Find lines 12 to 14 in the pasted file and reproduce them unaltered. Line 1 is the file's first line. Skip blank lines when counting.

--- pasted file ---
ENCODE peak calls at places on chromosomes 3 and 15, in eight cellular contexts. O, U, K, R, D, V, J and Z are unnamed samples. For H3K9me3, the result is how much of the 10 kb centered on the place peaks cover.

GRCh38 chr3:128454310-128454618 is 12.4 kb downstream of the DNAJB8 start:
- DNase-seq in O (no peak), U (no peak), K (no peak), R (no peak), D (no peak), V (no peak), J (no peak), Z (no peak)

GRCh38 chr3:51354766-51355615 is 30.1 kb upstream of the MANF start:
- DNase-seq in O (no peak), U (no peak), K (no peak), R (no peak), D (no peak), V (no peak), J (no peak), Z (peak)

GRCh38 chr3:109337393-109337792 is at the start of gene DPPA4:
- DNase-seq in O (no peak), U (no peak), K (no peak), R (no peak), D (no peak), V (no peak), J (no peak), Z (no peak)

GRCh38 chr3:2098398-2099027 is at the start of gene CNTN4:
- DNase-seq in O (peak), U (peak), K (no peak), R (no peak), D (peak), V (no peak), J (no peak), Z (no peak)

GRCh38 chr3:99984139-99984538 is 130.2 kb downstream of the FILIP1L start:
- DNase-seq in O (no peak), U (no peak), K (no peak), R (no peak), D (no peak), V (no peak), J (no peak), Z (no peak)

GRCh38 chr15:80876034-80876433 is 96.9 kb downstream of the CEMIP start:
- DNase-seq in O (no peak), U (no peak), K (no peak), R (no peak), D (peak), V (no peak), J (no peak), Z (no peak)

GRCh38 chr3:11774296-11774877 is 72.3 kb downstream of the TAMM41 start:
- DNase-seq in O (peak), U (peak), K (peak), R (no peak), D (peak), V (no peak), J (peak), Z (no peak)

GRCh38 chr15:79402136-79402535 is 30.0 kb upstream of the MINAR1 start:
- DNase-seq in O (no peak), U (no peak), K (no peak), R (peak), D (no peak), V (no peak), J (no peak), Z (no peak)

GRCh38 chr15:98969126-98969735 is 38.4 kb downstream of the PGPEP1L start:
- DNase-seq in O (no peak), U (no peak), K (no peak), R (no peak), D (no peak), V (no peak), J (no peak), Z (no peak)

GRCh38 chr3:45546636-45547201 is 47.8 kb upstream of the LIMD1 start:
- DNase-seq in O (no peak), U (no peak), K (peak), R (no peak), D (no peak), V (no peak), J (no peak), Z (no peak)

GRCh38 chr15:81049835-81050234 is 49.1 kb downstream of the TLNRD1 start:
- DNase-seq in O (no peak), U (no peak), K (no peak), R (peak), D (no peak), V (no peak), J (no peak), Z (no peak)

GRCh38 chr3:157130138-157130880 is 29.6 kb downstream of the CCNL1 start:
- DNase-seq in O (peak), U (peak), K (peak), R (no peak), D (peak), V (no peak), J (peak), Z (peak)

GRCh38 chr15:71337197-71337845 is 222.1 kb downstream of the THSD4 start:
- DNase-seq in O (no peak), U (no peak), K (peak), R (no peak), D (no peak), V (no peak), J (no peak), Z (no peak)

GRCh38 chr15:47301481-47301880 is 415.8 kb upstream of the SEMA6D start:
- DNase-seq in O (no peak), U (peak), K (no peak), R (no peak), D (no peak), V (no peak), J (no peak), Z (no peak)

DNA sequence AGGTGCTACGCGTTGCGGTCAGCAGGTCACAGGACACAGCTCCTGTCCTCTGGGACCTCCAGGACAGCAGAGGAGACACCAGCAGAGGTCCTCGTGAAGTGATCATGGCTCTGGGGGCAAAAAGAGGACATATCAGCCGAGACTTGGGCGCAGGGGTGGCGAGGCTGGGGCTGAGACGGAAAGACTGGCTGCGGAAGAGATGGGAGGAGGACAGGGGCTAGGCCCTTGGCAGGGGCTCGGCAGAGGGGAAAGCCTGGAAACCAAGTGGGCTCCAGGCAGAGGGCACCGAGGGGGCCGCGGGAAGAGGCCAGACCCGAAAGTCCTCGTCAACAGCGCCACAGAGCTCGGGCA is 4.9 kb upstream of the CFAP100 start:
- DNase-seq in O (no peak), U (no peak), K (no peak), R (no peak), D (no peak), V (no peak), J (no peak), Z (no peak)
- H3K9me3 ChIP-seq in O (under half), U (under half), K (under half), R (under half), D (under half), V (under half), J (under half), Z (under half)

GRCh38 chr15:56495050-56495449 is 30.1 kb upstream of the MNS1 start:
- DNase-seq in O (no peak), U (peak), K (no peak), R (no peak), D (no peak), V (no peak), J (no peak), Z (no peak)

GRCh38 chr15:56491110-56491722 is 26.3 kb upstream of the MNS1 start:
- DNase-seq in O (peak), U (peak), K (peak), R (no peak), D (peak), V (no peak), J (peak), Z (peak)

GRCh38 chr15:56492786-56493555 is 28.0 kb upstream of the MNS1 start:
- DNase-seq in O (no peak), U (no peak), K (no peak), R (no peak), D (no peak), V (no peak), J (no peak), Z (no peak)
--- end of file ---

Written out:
GRCh38 chr15:80876034-80876433 is 96.9 kb downstream of the CEMIP start:
- DNase-seq in O (no peak), U (no peak), K (no peak), R (no peak), D (peak), V (no peak), J (no peak), Z (no peak)

GRCh38 chr3:11774296-11774877 is 72.3 kb downstream of the TAMM41 start: